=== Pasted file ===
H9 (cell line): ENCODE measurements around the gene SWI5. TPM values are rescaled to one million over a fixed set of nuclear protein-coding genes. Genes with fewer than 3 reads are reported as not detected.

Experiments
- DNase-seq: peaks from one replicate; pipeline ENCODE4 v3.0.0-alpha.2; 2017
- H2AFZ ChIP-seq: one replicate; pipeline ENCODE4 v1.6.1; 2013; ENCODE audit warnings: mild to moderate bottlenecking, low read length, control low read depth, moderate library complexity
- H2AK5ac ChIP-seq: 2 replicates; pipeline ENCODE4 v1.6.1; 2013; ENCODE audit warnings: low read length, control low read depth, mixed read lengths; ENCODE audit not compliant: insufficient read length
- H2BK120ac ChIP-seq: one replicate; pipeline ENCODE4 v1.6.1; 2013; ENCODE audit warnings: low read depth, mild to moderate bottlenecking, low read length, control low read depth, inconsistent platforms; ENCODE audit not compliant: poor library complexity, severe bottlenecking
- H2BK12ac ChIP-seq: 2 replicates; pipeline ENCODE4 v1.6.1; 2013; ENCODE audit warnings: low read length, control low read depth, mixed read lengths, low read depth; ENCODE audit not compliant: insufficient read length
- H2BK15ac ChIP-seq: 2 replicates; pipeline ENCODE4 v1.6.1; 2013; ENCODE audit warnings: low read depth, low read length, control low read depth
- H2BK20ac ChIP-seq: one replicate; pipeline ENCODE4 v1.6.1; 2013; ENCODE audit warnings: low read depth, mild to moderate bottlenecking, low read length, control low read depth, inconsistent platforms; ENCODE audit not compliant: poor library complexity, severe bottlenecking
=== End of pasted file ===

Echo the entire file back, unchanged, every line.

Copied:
H9 (cell line): ENCODE measurements around the gene SWI5. TPM values are rescaled to one million over a fixed set of nuclear protein-coding genes. Genes with fewer than 3 reads are reported as not detected.

Experiments
- DNase-seq: peaks from one replicate; pipeline ENCODE4 v3.0.0-alpha.2; 2017
- H2AFZ ChIP-seq: one replicate; pipeline ENCODE4 v1.6.1; 2013; ENCODE audit warnings: mild to moderate bottlenecking, low read length, control low read depth, moderate library complexity
- H2AK5ac ChIP-seq: 2 replicates; pipeline ENCODE4 v1.6.1; 2013; ENCODE audit warnings: low read length, control low read depth, mixed read lengths; ENCODE audit not compliant: insufficient read length
- H2BK120ac ChIP-seq: one replicate; pipeline ENCODE4 v1.6.1; 2013; ENCODE audit warnings: low read depth, mild to moderate bottlenecking, low read length, control low read depth, inconsistent platforms; ENCODE audit not compliant: poor library complexity, severe bottlenecking
- H2BK12ac ChIP-seq: 2 replicates; pipeline ENCODE4 v1.6.1; 2013; ENCODE audit warnings: low read length, control low read depth, mixed read lengths, low read depth; ENCODE audit not compliant: insufficient read length
- H2BK15ac ChIP-seq: 2 replicates; pipeline ENCODE4 v1.6.1; 2013; ENCODE audit warnings: low read depth, low read length, control low read depth
- H2BK20ac ChIP-seq: one replicate; pipeline ENCODE4 v1.6.1; 2013; ENCODE audit warnings: low read depth, mild to moderate bottlenecking, low read length, control low read depth, inconsistent platforms; ENCODE audit not compliant: poor library complexity, severe bottlenecking